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Hawkins on the History of Insurrections for Enslaved Americans: The Conversation

Communications Studies assistant professor Deion Hawkins writes a piece for the academic news site The Conversation, describing insurrections in the United States, which need to be examined in the context of rebellions by enslaved Black Americans.

For centuries, insurrections were among the only tools enslaved people had for social change and, ultimately, freedom.

From Nat Turner’s insurrection in 1831, the story of which was developed into a movie, to the squelched insurrection in 1687 of a Black man named Sam who was owned by Richard Metcalfe, insurrections and rebellions have always been used by Black people who were enslaved in the U.S.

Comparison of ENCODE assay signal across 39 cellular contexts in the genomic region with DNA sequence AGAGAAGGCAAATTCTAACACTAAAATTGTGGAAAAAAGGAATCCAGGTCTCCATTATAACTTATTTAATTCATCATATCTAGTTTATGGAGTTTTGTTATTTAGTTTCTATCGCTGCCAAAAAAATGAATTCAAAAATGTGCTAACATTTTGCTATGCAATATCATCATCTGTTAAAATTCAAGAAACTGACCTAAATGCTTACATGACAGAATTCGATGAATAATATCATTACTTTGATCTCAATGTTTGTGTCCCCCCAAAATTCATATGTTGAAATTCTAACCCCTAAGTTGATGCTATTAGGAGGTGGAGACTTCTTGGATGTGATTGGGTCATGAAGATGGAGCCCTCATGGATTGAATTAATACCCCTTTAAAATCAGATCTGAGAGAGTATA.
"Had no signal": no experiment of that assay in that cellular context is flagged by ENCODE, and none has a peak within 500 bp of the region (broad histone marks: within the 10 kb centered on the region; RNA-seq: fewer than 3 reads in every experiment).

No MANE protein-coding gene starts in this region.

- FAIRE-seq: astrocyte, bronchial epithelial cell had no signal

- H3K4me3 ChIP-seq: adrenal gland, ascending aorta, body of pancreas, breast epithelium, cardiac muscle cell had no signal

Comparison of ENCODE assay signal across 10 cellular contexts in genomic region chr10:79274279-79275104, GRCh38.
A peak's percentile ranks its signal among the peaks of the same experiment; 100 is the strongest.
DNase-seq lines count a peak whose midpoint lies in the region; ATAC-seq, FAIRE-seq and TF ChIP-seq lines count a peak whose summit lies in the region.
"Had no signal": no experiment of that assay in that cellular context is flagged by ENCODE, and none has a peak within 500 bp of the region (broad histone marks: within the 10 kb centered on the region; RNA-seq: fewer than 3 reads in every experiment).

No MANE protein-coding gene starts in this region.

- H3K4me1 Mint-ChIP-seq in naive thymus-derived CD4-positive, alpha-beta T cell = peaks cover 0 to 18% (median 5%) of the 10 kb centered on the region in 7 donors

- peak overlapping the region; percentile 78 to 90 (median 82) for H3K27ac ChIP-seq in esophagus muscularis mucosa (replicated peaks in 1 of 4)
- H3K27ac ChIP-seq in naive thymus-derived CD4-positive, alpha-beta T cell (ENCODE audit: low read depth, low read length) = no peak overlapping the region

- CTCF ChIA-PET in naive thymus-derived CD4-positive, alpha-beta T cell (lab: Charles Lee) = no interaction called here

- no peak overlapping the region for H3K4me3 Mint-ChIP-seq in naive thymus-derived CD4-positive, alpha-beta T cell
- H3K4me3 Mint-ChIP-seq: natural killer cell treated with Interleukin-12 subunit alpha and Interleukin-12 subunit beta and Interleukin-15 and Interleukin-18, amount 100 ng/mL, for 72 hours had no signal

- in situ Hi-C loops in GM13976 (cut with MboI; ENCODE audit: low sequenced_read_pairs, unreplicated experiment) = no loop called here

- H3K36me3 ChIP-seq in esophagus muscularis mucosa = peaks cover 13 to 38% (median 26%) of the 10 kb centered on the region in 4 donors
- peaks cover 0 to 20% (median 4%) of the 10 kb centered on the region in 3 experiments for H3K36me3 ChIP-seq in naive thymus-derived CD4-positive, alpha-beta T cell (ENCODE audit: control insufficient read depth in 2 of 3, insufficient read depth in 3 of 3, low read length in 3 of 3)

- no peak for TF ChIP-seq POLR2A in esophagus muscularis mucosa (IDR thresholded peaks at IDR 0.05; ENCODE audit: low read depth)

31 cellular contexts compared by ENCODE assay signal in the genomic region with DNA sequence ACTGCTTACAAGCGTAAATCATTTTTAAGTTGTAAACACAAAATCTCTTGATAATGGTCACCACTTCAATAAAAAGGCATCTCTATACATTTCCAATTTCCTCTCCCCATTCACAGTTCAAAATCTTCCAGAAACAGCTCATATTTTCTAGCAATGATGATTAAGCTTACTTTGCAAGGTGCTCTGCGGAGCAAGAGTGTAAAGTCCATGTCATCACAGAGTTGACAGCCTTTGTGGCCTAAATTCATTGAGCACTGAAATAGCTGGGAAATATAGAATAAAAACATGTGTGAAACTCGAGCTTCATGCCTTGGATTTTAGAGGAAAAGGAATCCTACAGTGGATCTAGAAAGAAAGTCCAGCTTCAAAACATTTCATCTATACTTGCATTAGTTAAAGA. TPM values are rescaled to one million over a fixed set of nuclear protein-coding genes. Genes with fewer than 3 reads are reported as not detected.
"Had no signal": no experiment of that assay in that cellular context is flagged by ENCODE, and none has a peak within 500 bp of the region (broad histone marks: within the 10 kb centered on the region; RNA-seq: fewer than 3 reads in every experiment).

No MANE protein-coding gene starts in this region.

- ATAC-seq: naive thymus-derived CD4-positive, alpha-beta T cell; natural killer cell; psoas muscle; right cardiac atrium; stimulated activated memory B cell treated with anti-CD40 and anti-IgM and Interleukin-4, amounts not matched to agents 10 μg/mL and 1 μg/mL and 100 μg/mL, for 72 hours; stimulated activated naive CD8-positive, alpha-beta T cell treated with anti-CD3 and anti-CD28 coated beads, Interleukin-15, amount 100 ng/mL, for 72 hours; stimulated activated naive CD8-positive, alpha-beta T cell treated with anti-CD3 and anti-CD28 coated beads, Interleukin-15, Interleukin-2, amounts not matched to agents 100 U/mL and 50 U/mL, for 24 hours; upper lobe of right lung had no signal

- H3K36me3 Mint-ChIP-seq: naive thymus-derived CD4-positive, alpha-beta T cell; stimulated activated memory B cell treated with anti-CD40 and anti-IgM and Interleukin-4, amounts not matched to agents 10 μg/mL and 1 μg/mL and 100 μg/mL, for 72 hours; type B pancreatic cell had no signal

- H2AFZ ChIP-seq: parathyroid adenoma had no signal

In my view, what happened on Jan. 6, 2021, was a co-option of a Black liberation tactic that was used to remedy an injustice enshrined in the law.

But unlike Trump’s false claims of voter fraud, which were legally challenged and proved untrue, insurrections by enslaved people were based on a legitimate flaw in the U.S. Constitution – the denial of full citizenship based on skin color and race.

Read The Conversation piece.

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